I tried to find what the ingredient’s are in Skidmore’s leather cream. They advertise it as “a magical substance” containing natural substances derived from plants and trees and insects. I suppose the insect part refers to beeswax. Finally I went to the MSDS safety data sheet - beeswax plus heavy paraffin distillate. Heavy paraffin distillates are petroleum products and it is a vague term that manufacturers are allowed to use on MSDS safety data sheets without having to disclose the exact petroleum products that they use.

Heavy petroleum distillates include diesel fuel, heating oil, petroleum jelly, and hydraulic fluid. I found quite a few discussions about goods and bads of petroleum products on leather-working forums.

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I was also curious and probably ran across the same discussion boards!

I’m generally super dubious about the “all in one” leather things that claim they clean and condition all at once…I don’t get how cleaning happens if you’re just rubbing the dirt into the leather with a conditioner? But things like this stuff or horseman’s one step sure have their fans, so what do I know. :woman_shrugging:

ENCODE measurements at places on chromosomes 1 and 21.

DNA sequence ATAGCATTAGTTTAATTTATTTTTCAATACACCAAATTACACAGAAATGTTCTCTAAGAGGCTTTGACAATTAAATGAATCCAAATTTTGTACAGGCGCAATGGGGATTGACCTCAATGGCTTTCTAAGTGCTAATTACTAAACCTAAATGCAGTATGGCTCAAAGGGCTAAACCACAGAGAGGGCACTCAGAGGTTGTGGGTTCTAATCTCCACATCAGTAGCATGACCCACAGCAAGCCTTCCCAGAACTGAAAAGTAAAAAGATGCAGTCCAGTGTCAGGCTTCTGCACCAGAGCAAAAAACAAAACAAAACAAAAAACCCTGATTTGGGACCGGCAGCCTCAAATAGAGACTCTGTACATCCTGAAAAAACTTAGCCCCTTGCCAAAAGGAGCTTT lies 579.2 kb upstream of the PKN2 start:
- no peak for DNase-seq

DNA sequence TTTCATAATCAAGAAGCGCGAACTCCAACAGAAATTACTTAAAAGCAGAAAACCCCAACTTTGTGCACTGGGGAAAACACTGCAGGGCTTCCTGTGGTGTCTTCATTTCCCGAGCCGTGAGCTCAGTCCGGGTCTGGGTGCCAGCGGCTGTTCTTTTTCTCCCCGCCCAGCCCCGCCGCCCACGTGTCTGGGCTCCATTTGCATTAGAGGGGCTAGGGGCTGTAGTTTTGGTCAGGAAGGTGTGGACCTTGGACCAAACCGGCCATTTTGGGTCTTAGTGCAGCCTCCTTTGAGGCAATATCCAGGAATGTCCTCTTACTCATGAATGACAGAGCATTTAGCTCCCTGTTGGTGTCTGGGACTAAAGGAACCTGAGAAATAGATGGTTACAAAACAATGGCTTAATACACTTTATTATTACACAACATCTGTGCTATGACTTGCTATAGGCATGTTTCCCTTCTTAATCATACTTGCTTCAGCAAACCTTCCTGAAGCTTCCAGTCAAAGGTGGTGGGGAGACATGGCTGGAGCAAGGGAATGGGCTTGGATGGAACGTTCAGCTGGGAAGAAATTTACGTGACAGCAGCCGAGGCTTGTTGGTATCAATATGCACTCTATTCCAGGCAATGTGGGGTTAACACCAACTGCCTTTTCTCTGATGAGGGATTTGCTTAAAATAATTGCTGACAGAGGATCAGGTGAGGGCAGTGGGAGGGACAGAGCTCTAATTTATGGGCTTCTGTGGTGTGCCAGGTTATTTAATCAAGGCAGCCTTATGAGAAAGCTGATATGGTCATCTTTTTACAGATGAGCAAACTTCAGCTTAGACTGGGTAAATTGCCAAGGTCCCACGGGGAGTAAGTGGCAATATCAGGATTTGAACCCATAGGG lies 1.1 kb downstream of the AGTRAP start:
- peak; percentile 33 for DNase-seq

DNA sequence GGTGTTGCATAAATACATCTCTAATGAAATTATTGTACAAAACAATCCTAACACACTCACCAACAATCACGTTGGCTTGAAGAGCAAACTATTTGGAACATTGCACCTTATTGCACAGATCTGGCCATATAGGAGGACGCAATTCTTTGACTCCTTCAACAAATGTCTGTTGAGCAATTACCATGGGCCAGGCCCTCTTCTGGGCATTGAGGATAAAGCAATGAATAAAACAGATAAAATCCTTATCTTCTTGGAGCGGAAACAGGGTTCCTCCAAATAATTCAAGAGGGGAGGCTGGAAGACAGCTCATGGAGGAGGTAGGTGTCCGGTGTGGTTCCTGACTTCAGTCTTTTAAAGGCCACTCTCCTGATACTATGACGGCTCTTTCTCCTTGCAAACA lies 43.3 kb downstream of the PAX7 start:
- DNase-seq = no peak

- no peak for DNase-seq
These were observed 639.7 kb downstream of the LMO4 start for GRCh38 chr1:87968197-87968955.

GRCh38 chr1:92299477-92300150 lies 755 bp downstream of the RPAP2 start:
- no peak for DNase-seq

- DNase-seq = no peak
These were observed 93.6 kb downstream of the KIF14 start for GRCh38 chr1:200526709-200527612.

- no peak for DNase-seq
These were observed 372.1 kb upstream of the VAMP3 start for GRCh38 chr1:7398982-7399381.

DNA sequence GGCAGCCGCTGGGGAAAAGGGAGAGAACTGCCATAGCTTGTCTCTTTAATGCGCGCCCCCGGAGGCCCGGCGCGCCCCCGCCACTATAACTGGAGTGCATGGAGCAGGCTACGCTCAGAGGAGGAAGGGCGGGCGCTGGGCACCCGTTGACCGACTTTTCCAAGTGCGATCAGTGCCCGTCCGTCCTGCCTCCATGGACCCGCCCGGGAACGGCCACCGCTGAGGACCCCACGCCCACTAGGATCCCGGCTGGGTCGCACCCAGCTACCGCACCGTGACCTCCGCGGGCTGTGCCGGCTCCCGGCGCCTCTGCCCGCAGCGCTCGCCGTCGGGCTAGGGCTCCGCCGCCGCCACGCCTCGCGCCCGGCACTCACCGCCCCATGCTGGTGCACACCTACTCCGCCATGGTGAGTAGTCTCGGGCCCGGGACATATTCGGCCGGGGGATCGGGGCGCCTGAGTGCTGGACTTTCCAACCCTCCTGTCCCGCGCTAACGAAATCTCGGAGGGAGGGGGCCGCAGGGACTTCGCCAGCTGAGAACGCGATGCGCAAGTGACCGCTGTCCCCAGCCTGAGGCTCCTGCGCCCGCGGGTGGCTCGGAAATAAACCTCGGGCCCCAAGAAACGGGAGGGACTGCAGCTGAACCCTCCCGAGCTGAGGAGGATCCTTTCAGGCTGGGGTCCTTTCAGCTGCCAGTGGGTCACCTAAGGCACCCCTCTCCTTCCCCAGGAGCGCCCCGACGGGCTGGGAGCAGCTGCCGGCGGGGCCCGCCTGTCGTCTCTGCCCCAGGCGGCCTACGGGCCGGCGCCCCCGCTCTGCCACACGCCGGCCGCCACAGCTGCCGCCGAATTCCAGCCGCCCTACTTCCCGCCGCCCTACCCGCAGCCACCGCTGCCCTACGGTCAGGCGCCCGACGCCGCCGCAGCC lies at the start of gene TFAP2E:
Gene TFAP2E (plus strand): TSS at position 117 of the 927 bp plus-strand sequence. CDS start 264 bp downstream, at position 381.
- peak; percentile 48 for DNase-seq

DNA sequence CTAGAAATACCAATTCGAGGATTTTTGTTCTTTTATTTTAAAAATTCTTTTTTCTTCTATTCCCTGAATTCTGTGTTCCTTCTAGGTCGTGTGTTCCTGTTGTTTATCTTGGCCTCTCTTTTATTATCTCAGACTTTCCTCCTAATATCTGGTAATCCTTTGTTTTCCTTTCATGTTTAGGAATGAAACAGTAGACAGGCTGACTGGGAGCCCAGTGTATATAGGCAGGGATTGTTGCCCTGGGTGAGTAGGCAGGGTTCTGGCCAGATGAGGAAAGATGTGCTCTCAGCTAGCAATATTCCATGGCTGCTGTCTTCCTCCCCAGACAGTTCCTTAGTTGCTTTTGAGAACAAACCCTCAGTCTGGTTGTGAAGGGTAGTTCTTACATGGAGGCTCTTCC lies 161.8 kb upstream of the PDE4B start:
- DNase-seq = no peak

I can’t find the full ingredient list for the Effax lederbalsam, but it claims “all natural” with beeswax, lanolin and avocado oil. I find it sticky for tack that’s not used, but adding more wax to it did seem to work well. Will be interesting to see how it wears! I did also do a few dog collars, which will be in the house, so can compare inside neglect to in the barn neglect. Ha.

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I was going to suggest a shadow box with moisture absorbing packets on the bottom that could be changed out occasionally.